NCHE asks govt to subsidise internet


Speaker after speaker at this year’s Higher Education Exhibition chorused the need for improved access to cheap internet and funding for research and innovations

The National Council for Higher Education (NCHE) has asked the government to extend the National Backbone Infrastructure (NBI) to rural areas to benefit academic institutions doing research.

The appeal was made by the NCHE Ag. Executive Director, Dr Alex Kagume during the closure of the 11th Uganda Higher Education Exhibition that ran from March 21 to March 23 at Lugogo Show Ground.

Kagume first thanked the government for the existing infrastructure that benefits academic institutions before asking for more to be done including widening access to the internet, increasing funding for innovations and embracing partnerships.

He said: “Universities should be key government partners in advancing research and innovations. The success of higher education in transforming the economy comes from the ability to fund research and innovations.”

NCHE’s director of research, Nora Mulira also noted that whereas there is a need to mainstream ICTs in institutions of higher learning, lack of access to cheap internet was making the dream almost impossible.

NCHE asks govt to subsidise internetUCU students celebrate winning this year’s exhibition. Photo by Emmanuel Okot


“We are aware that many of our academic institutions cannot access internet yet it’s a key learning tool,” Mulira said. “Academic institutions should be given special treatment in accessing the NBI and the internet broadband at a cheaper cost.”

This year’s Higher Education Exhibition ran on the theme, “Mainstreaming Information and Communication Technology: The Exploration of Social Media for Higher Education Delivery and Management.”

Speaker after speaker chorused the need for improved access to cheap internet and funding for research and innovations in academic institutions.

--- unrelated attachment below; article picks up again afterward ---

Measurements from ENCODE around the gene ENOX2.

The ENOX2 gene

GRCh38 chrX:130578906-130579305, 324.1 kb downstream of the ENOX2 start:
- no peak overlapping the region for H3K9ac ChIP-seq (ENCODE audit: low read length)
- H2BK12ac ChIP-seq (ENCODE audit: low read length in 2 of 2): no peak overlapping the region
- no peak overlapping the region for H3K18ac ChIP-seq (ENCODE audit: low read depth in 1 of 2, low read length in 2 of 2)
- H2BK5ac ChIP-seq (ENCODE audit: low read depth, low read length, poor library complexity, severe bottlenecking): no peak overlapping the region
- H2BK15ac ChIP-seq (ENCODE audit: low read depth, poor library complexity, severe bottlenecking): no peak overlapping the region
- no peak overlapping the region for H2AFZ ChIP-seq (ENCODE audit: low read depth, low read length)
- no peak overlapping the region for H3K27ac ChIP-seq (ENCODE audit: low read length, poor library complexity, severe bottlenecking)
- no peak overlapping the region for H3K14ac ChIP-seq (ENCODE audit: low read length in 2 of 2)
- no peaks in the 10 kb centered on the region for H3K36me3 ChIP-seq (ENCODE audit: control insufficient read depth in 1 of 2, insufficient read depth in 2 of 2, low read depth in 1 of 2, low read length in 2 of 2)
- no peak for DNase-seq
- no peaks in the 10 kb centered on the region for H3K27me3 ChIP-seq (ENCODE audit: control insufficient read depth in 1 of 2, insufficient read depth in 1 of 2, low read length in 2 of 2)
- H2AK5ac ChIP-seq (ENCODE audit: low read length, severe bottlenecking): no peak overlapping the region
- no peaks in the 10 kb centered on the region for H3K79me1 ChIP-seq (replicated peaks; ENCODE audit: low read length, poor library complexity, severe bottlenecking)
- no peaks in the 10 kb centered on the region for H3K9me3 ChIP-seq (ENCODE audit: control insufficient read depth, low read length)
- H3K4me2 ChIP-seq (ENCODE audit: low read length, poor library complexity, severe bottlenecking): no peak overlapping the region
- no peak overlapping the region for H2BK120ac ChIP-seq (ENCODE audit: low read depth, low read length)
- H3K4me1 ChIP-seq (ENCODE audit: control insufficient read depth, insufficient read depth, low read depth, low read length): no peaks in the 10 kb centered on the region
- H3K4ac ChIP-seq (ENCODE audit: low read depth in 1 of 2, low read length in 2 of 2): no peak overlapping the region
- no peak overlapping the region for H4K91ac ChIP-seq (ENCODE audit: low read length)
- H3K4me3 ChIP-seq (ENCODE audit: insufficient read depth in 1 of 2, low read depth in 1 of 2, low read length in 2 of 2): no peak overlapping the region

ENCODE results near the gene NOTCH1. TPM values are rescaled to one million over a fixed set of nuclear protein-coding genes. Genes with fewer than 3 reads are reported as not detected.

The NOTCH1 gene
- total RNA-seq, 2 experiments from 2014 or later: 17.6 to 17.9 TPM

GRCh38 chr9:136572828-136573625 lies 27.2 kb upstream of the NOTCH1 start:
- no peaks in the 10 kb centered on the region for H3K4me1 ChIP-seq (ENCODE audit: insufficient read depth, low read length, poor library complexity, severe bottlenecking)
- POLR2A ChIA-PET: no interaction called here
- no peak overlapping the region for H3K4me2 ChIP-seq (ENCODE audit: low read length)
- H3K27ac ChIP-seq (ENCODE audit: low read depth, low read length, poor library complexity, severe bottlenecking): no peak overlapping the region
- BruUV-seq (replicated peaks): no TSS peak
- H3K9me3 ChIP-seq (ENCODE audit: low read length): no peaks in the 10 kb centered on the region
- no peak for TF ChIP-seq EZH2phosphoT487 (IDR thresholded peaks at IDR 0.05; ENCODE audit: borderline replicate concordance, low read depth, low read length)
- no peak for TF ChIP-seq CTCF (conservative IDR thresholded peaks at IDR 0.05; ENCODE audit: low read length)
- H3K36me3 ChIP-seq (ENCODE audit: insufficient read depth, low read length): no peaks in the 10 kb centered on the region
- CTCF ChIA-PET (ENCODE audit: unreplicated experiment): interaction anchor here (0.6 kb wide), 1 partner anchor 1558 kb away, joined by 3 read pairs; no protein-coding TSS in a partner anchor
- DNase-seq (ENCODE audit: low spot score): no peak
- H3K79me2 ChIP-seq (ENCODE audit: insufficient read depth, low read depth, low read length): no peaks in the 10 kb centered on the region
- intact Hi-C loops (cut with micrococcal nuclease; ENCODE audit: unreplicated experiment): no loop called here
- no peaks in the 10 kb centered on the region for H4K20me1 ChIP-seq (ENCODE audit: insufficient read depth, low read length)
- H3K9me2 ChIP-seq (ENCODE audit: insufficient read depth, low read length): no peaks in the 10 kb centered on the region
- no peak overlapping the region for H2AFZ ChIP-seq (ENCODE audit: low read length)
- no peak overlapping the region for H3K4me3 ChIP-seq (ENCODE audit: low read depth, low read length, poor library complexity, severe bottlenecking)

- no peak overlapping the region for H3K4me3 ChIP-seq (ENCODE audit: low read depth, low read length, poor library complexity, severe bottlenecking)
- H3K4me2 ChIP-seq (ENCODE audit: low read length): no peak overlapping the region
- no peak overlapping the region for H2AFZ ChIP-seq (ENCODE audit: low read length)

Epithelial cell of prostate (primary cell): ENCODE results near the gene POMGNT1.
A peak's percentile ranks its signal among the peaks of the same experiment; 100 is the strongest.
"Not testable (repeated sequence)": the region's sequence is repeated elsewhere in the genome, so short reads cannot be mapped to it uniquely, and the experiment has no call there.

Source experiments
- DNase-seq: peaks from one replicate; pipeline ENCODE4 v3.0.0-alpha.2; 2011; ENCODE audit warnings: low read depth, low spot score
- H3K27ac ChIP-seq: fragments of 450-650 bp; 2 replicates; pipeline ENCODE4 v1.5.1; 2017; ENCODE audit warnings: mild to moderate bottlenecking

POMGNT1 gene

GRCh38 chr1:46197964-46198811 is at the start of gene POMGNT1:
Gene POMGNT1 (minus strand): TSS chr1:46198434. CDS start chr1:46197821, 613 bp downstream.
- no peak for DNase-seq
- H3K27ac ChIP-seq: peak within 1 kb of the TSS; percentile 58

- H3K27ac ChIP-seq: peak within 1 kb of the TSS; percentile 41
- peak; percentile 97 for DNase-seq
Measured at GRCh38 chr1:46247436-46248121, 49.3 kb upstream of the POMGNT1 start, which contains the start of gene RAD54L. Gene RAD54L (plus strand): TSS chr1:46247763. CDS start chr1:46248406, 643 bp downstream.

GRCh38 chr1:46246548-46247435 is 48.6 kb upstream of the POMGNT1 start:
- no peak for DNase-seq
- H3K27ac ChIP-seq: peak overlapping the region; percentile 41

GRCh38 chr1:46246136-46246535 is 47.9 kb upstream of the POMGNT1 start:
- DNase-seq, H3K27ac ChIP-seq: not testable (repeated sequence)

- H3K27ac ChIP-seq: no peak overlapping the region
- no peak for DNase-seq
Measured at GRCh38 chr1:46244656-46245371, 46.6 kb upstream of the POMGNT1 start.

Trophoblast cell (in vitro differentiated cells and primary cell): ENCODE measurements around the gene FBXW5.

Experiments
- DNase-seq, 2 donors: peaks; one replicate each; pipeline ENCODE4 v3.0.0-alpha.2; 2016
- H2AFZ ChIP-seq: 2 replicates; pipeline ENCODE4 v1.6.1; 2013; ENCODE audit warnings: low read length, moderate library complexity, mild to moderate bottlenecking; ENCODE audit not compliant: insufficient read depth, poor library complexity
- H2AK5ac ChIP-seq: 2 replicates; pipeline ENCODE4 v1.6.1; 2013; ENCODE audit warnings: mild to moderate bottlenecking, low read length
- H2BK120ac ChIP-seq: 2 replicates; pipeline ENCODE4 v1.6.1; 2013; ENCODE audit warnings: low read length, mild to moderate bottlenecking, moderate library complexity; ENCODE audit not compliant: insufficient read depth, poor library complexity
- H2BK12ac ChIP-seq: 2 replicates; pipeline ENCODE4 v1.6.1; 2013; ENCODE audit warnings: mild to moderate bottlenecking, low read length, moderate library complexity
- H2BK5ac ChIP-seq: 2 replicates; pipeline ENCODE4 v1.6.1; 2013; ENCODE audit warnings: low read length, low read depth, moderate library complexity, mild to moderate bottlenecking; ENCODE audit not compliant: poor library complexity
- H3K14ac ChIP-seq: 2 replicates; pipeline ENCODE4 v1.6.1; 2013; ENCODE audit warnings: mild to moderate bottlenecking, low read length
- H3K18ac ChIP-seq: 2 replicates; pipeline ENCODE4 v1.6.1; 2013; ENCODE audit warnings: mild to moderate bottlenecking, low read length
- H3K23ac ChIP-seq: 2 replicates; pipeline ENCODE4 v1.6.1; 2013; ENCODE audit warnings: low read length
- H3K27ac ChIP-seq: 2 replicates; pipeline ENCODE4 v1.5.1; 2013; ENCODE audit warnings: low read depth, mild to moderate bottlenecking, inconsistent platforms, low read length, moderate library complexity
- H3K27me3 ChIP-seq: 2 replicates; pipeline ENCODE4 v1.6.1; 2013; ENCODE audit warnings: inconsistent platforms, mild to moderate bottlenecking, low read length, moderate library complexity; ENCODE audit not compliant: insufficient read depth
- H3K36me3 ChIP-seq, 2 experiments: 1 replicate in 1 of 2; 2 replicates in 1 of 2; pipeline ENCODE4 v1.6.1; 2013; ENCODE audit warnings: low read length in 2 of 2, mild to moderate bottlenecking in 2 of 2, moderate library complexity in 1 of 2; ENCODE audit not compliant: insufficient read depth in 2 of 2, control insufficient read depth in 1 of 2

Prof. George Kirya, a renowned educationist who was the chairperson of the judges at the exhibition noted that research needs access to internet and funding and appealed to the government to undertake a deliberate effort to specifically assist academic institutions in the various innovations.

Uganda Christian University (UCU) won this year’s exhibition; the university was the best exhibitor in the category of chattered and public universities while Kisubi University emerged the best among the provisionally licensed universities.

In his speech, the chief guest at the closure of the exhibition, Dr Elioda Tumwesigye revealed that cabinet last week endorsed the Research and Framework that will result into the creation of a research fund to aid research.

Tumwesigye noted that as the Minister in charge of Science, Technology and Innovations (MoSTI), he wants to see research gaining ground in universities.

“I have visited universities both in Russia and the UK of late and you can’t imagine the level of research and innovations they are undertaking,” he said.

Hundreds of students from different schools turned up for the event in which the participating institutions of higher learning showcased a number of innovations in agriculture, science and engineering technologies.

Rogers Sentongo, a senior six student of Margret College, Makerere said the exhibition had opened his eyes on the courses available for him to apply for at the universities this year.

UCU vice-chancellor Dr John Senyonyi said the exhibition is a great initiative because it helps students joining the universities to know what lies ahead of them.

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